Electronic tools and other tech advancements have drastically changed the workplace training landscape.
We’ve all gotten used to the presence of smartphones, tablets, and apps in our lives. We’ve seen how easy they make it to create and watch videos, and to communicate with others quickly and easily from anywhere.
The Millennial generation, which now makes up the largest percentage of the workforce in the United States, is especially comfortable with these tools, having used them through their formative years.
For that reason, this generation may be especially likely to balk at lecture-based training methods and thick paper manuals.
In some ways, they are justified in that reaction. Failing to leverage new tools and modern methods can make your organization seem out of touch. But at the same time, certain elements of traditional training are arguably more important than ever.
Here’s how to adapt your workplace training for a Millennial audience.
Emphasize the Need for Human Interaction
As ELI founder Stephen Paskoff wrote back in 2012, many companies have moved toward tech-heavy training particularly because Millennials have reported that they want it.
However, sometimes what people want and what actually works well don’t exactly match. Civility in your workplace and creating a welcoming culture is a critical business initiative, and assuming that your employees will “get it” after a few online training sessions is just not realistic.
In fact, it can send the message that the topic you’re training on doesn’t deserve serious attention.
Consider your reaction for the following examples, as Stephen listed in his column:
- I want to be a surgeon but I don’t want to spend years watching others before I start handling operations on my own. I’d get bored. Let me view some procedures online, practice a few and then turn me loose. This is how I’ve always done my best work.
- I don’t have patience for reading or problem solving. Games work best for me. Let me go through as many online simulations as you have and then I’ll be ready to fly for the airline.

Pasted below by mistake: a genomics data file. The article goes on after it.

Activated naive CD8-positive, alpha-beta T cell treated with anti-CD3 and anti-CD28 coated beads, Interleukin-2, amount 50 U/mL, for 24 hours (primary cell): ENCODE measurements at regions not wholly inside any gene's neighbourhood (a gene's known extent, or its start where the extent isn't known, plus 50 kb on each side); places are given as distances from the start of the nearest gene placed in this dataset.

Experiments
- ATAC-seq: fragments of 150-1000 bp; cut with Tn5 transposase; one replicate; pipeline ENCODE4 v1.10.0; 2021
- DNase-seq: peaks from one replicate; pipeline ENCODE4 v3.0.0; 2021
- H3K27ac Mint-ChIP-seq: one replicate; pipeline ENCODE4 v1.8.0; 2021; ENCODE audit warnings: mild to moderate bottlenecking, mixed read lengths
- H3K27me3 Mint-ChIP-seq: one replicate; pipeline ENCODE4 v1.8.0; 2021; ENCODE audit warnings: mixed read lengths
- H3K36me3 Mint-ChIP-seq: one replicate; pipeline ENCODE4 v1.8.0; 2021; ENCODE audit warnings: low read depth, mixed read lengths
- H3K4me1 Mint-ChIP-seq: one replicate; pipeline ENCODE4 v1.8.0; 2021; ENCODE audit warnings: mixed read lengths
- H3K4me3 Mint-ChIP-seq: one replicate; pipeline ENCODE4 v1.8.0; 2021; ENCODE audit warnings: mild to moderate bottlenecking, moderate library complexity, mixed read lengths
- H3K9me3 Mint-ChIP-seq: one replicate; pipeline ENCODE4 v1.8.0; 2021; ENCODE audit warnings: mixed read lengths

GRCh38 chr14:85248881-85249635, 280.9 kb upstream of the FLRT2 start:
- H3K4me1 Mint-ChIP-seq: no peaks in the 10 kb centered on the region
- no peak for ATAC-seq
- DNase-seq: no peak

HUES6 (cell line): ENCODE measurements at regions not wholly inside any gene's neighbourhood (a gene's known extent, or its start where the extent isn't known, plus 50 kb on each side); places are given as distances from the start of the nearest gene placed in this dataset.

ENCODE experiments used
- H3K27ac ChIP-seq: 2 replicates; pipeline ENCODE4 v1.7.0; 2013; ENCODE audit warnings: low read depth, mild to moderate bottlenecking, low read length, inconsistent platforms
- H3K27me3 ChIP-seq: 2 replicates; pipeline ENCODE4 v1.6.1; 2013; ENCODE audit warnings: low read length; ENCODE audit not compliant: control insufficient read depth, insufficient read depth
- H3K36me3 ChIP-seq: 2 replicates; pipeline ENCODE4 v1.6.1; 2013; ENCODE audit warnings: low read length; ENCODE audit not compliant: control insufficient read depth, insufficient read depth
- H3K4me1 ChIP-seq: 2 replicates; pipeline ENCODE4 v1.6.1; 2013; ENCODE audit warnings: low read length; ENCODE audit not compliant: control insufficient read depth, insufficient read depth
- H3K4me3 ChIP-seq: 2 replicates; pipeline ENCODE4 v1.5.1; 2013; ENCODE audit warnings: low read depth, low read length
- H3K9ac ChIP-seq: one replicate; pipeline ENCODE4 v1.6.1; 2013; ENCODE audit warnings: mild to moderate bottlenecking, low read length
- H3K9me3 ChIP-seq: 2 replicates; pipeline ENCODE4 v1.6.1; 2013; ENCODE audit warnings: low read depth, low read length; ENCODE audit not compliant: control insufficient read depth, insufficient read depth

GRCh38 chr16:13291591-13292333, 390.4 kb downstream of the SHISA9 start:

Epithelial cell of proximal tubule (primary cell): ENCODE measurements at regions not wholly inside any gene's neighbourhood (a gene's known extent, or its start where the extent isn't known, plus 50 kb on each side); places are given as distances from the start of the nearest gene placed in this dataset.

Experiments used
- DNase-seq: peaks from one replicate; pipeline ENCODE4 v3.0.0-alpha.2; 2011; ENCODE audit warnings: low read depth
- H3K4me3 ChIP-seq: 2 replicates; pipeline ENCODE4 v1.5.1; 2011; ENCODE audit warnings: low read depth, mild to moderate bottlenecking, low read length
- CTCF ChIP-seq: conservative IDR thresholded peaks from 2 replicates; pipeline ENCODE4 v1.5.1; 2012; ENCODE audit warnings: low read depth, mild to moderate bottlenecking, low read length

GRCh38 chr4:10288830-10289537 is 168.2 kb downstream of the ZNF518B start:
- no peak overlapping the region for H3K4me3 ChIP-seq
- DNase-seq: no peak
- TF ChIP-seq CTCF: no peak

- I have a short attention span and I want to learn when I want to learn and when I need to learn. Give me some basic stuff, put me in the nuclear operator’s position and I’ll figure the rest out as I go along.
The fact is that certain procedures deserve and require personal attention and interactive training. Attention and interaction improve the odds that the content will be remembered. They also encourage participants to mine the personal experience of an expert who can provide answers to their specific questions.
Many video-only programs fail to give employees a chance to practice what they’ve learned in a supervised setting. That means that when they’re presented with a real life scenario, they’ll still be winging it.
Although your employees may not be operating nuclear reactors or piloting aircraft, workplace training is similar in that even a single first-time mistake can do serious damage. Lives may not be at stake, but the stakes are high for your organization’s success. Ineffective training wastes time and invites lawsuits. Perhaps most importantly, it fails to stop culture-corrupting bad behavior.
Leverage the Power of Microlearning
You shouldn’t sacrifice the element of interactivity in your workplace training, but that doesn’t mean you have to ignore the power of the technology that millennial “digital natives” have come to expect.
Video learning definitely has benefits; it’s affordable and it’s really convenient for workers, who can watch on their own time and from any location.